College Countdown: CMJ Top 1000, 1979 – 1989 — #972 to #969

edmunds twangin

972. Dave Edmunds, Twangin… (1981)

Dave Edmunds was already a longterm veteran of the pop music salt mines when he delivered Twangin…, his sixth proper solo album and one more paver stone in a path of rock ‘n’ roll proselytizing that stretched back over a decade. Like most efforts he signed his name to — especially around this era, arguably his creative peak — the album simultaneously demonstrated he deserved rock stardom (or at least a loving embrace from rock radio) and precisely why that result was likely to be forever elusive. A master of finessing the classic structures of rock ‘n’ into slightly more modern sounds, Edmunds was too slick for the purists and too classicist for the restless kids.

To be accurate, Welsh-born Edmunds did well on the U.K. charts, where early rock ‘n’ roll sounds basically never went out of style. While hardly a consistent hitmaker, Edmunds had four separate Top 10 hits in the U.K. across the span of the nineteen-seventies, including as recently as 1979. And he was an relatively early signee for Swan Song Records, the label started by Led Zeppelin, giving him a certain veneer of cool.

Twangin… was Edmunds last album for Swan Song (the label ceased operations two years later), and its status as a covers album gives it a whiff of contractual obligation. The record itself suggests greater commitment, though. In making his song selections, Edmunds evidences an admirable predilection for more under-celebrated songwriters, such as John Hiatt, whose sterling “Something Happens” opens the album. As with other strong examples of the form, Edmunds isn’t using the covers to generate a de facto borrowed hits collection so much as he’s exploring his own sensibilities as an artist through favorite music.

Edmunds sometimes manages to bring multiple influences to bear on a track in a way that entirely enlivens it, as with “It’s Been So Long,” originally recorded by Brinsley Schwarz. Edmunds juices the tempo and gives it his best Buddy Holly jaunty trill, remarkable making the track seem as if it exists outside of a cultural timeline, standing instead as all of rock ‘n’ roll collapsed into dandy two minutes. Even when Edmunds adheres more closely to the original (as on “Three Time Loser,” first recorded by Wilson Pickett), he honors the ancestral take on the song, but firmly makes it his own.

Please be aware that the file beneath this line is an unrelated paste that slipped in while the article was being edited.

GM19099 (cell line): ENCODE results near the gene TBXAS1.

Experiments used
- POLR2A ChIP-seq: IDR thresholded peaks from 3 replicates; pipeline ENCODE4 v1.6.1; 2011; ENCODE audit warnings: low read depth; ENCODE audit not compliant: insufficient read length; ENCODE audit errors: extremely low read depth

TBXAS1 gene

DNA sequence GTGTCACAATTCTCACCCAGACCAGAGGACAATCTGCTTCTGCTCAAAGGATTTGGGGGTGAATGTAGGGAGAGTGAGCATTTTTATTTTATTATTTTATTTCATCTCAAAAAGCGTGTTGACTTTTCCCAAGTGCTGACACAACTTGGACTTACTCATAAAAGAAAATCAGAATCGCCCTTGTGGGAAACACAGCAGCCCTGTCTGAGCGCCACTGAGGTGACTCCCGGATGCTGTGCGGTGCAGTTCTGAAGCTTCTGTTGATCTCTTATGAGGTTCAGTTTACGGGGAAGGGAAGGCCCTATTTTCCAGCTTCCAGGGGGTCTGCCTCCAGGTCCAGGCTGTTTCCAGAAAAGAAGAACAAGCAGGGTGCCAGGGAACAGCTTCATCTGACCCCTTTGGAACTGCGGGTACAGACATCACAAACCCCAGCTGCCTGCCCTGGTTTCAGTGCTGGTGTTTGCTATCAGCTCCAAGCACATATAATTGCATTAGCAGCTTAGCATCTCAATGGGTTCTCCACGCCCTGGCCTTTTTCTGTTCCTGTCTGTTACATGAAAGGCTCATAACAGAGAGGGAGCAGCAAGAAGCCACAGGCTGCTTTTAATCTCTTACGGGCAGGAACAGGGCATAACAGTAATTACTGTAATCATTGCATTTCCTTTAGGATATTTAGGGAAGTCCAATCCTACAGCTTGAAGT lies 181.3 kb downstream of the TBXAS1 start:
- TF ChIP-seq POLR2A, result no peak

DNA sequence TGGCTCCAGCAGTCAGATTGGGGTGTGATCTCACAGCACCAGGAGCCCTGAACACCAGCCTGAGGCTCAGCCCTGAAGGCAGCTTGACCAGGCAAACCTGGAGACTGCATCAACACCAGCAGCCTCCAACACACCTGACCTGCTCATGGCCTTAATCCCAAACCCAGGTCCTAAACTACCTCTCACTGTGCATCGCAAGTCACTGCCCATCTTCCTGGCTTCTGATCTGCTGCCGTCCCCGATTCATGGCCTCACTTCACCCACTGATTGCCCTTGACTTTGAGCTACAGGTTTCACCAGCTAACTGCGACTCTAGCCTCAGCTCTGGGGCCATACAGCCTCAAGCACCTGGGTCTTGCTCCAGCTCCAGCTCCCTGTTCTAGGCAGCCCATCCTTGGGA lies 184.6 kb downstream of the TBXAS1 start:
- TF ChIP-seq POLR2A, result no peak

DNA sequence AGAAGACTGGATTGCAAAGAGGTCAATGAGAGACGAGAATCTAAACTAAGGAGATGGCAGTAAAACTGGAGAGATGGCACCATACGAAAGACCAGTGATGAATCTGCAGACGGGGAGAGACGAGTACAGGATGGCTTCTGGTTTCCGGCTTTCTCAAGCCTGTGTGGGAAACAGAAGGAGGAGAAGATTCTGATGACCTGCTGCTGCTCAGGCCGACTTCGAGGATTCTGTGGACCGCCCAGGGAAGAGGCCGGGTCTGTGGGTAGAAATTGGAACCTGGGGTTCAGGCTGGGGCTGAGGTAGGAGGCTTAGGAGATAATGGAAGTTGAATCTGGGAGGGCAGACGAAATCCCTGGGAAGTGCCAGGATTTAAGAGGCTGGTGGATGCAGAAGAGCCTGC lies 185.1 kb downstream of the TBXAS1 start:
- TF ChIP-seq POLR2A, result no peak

Almost inevitably, there are trouble spots. “Almost Saturday Night” hews so closely to the original, including in the way Edmunds apes John Fogerty’s vocal cadences, that it barely has a reason for being. And “The Race is On,” eagerly touted on the single release as a collaboration with the Stray Cats — then a true sensation on the charts on both side of the Atlantic — is a blandly rocked-up pass at a country song best known as a hit for George Jones.

Twangin… ushered in a time for transition for Edmunds. After this album, he jumped to Columbia Records. And it was also the last time he played with Rockpile, the group of ringers that released one album under their own name, but more commonly served as the studio band for solo albums by Edmunds and Nick Lowe. Even if change was afoot, Edmunds was a true believer. There was more good stuff to come.

 

 

van wavelength

971. Van Morrison, Wavelength (1978)

Wavelength is likely the closest Van Morrison was ever going to come to making a disco record. I doubt that was his intent, but the electronically-pulsed dance floor music was inescapably in the air during all of 1978. When the Irish troubadour was recording his tenth studio album, the Bee Gees’ “Night Fever” was on a dominant run atop both sides of the Atlantic, and Wavelength landed in record stores as A Taste of Honey’s “Boogie Oogie Oogie” was enjoy almost a full month on as the #1 song in the U.S. Later scorn notwithstanding, disco was the present and seemingly the future of pop music.

The tracks of Wavelength could hardly have slipped onto the Saturday Night Fever soundtrack without stirring confusion, but they have the feel of mindful craftsmanship to make them a comfortable addition to radio playlists. Morrison’s lush, howling soulfulness is in place, but the music is awash in synthesizers in a way that seems like a node to the times rather than a natural extension of the artist’s well-established sonic technique. “Natalia” and the title cut are awash in so much studio dressing that Morrison almost gets lot in the flourishes, an almost inconceivable outcome for the one of the biggest voices in rock history.